Café Tabasco: Classic Meets Modern at Dokki Eatery
Sister of popular Cairo restaurant, Abu El Sid, Café Tabasco resembles its restaurant counterpart in many ways. Fulfilling a traveller’s dream of an Aladdin’s cave experience, this is high up the list of places tourists might like to stop off at. The funky disco music coming out the speakers broke any cliché one might have about a typical tourist spot, though, and the place ultimately achieved a hip, buzzy vibe.
The menu starts out with Oriental appetisers, such as Oriental sausages (32LE), but this theme doesn’t carry out through the rest of the menu. Rather, it widens its exploration of the east and heads to Japan and Thailand, adding teriyaki beef, and ice Thai coffee to the mix. Disappointingly, the Oriental theme went completely out the window on the desserts section, which is a shame, as we are big fans of Abu El Sid’s sweet options.
Turning up for the late slot, we first got in a few coffees; the café miel (17LE) – a mix of coffee with honey and cinnamon – encapsulated the café perfectly: traditionally Middle Eastern, with a kick.
More kick came in the form of the Thai chicken curry we ordered; authentically Thai with a thick creamy sauce, it had us reaching for our mango smoothie (15LE) to cool the flames. Fresh beans gave the dish a good crunch, but they numbered only four in total. It was served with a mountain of chips as a side, although rice, mash and vegetables were also available.
The Tabasco cheese burger (28LE) turned up in a soft white roll, packed with a tender beef patty, salad and a cheese slice, with more chips on the side. The beef was succulent, but the warmed up soft bread masqueraded as a hearty baguette didn’t fool us and it let the dish down.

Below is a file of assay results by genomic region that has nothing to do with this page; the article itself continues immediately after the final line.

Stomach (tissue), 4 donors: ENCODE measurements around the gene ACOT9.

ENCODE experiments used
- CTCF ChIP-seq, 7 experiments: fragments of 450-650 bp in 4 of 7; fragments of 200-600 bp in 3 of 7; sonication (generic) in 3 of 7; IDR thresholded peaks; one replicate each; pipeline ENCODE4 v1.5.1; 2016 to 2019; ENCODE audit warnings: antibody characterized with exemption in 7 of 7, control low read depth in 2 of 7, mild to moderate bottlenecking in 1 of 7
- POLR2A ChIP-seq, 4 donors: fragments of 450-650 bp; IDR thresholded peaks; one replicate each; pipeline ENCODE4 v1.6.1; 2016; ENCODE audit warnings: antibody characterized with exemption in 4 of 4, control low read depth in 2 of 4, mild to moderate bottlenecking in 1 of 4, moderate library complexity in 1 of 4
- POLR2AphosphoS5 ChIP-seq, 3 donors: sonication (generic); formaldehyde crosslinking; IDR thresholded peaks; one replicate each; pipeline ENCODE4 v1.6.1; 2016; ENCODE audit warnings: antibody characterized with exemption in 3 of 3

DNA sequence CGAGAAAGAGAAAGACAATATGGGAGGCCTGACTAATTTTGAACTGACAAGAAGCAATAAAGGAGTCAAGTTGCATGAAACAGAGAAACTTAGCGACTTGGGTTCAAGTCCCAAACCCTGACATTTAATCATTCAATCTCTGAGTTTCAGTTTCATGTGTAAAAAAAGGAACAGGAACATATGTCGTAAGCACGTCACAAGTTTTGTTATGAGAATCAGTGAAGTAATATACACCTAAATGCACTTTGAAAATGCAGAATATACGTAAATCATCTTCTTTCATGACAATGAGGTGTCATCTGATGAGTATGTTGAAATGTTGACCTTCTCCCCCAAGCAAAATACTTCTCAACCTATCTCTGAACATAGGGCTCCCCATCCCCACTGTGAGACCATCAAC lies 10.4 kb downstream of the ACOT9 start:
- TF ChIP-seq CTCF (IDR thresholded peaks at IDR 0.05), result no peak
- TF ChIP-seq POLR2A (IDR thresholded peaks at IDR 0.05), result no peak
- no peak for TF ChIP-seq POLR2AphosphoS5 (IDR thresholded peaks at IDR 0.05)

To counter the explosion of flavours, we ordered the ‘Relaxation’ (18LE); a yoghurt-based drink made with honey and fresh fruits from the ‘Power Potions’ section of the menu. The drink served us well as a fresh and cooling cocktail.
The shisha also failed to impress; the flavour didn’t go the distance and the coal was out before our meals arrived. Hardcore tourists who come for the Alladin’s cave look might enjoy the smoke filled air and relish the stinging eyes, but if you want a chilled night out with friends that could cut the evening short.
Mood lighting emanating from dusty arabesque lamps and retro art of Egyptian ad campaigns adorned the walls, and provided a nice escape to a Khan El Khalili setting without the chaos. Go to Tobasco for an easy introduction to Egyptian style nightlife and café culture, but don’t be surprised to find the real inner-city nightlife is actually a different thing altogether.